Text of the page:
So you have several different ways you can do it for free and reach everybody (possibly with a free download, like QuickTime), and several different ways you can do it for not-free with no downloads necessary, reaching all users both ways. Sounds like a good deal to me.

Re:Great solution, but... (1)

general_re (8883) | more than 8 years ago | (#13886791)

It depends on a lot of things, of which budget is one. I think we can assume that the submitter is better aware of his own needs than either you or I, and he's narrowed it down to these two readily available solutions. However, there's always a few in the crowd who, when asked whether the Toyota is better than the Honda or what, can't resist the urge to chime in "Buy a unicycle!" He asked about QT and WMV - presumably, if he was interested in a survey of everyone's pet faves, the question would have been a bit more open-ended.

Re:Great solution, but... (2, Insightful)

Trelane (16124) | more than 8 years ago | (#13888256)

It depends on a lot of things, of which budget is one.
The reason I said this was because budget is a constraint, and the Fluendo software lets you choose--free or not free. It has flexibility that the others do. I'm well aware of the fact that there are other considerations, as you can tell by the rest of my posts.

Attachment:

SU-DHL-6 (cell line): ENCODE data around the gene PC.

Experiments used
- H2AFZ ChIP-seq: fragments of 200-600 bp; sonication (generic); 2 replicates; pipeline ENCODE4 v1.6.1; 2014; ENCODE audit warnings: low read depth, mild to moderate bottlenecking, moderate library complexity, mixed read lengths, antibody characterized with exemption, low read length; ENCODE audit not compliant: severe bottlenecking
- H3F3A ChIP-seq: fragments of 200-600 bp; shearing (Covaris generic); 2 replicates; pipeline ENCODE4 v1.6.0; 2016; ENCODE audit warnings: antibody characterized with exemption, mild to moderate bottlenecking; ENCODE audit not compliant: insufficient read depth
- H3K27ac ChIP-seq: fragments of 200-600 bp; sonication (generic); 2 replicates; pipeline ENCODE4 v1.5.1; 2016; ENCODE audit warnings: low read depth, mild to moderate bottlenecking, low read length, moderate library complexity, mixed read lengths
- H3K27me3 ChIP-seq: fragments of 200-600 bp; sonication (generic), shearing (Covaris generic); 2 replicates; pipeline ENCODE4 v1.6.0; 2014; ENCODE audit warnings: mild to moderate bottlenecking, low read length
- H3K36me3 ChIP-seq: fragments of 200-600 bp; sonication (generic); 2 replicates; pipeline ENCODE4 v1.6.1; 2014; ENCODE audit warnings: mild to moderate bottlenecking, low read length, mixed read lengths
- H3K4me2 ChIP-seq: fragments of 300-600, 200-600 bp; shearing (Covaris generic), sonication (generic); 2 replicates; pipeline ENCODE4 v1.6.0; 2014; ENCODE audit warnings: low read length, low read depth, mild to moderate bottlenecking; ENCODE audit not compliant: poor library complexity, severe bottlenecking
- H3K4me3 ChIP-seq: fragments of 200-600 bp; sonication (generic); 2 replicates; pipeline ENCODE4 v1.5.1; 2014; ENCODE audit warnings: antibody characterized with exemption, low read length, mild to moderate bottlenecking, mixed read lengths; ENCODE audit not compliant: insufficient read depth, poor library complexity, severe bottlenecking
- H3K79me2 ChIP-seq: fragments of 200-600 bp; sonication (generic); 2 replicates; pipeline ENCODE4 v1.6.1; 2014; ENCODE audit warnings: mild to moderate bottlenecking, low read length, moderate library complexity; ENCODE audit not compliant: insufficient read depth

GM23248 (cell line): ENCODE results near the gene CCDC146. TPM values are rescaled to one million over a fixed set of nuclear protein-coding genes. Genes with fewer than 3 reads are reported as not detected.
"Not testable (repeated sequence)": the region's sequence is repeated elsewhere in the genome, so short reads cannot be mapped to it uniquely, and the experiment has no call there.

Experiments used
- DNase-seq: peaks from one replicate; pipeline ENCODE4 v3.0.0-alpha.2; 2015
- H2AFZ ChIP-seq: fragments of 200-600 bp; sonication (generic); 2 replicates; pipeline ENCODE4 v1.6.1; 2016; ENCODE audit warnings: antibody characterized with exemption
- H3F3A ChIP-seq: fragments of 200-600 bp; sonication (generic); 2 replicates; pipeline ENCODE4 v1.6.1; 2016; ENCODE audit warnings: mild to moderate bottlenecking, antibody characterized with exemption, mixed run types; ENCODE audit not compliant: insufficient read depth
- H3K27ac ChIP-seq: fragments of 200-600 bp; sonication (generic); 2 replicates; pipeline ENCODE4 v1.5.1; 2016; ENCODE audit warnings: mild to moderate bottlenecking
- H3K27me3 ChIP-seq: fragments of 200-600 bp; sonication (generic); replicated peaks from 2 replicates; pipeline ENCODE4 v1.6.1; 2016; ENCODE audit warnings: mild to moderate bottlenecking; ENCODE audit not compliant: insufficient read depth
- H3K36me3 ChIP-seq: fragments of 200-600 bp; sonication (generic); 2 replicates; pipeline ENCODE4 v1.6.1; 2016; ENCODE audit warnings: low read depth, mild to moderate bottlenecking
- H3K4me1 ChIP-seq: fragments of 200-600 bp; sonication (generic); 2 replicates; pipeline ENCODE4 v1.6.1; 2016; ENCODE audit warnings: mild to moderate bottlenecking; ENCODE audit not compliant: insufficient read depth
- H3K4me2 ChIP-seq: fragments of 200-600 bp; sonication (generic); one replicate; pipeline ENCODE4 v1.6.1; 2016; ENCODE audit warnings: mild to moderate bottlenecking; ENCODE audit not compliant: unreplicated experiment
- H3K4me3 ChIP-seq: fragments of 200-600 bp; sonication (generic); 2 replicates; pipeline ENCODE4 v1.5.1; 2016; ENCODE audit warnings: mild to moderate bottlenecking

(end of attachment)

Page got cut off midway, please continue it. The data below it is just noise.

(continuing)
I think we can assume that the submitter is better aware of his own needs than either you or I, and he's narrowed it down to these two readily available solutions.
Problem is that it's the Big Two, so it's quite possible that the poster is entirely unaware of some other solutions out there [Flumotion, in this case]. None of us is omniscient, and the little guys (some of whom have kickass product, but lack a big enough marketing budget) don't get nearly the mindshare of larger companies, and I was trying to make the poster aware of Flumotion's offering in this space, with the potential to work better with his budget than the others.
However, there's always a few in the crowd who, when asked whether the Toyota is better than the Honda or what, can't resist the urge to chime in "Buy a unicycle!" He asked about QT and WMV - presumably, if he was interested in a survey of everyone's pet faves, the question would have been a bit more open-ended.
Nice slam on me personally, but I'm not recommending he buy a unicycle. More along the lines of "Look at the MG; it has offerings on par of the other two, but has better fuel economy, but on the other hand costs more since it's a much smaller vendor and must be imported." [NOTE: I don't know if any of these are true of the MG.] Your claim that I'm effectivly recommending a "unicycle" would be true if I told him to use, say, cat to get the image to the website, and use server push to get it to the clients. I'm only recommending a product that may well do the same or better job than the products about which the poster spoke, and do so potentially at a lower price and reach a larger audience!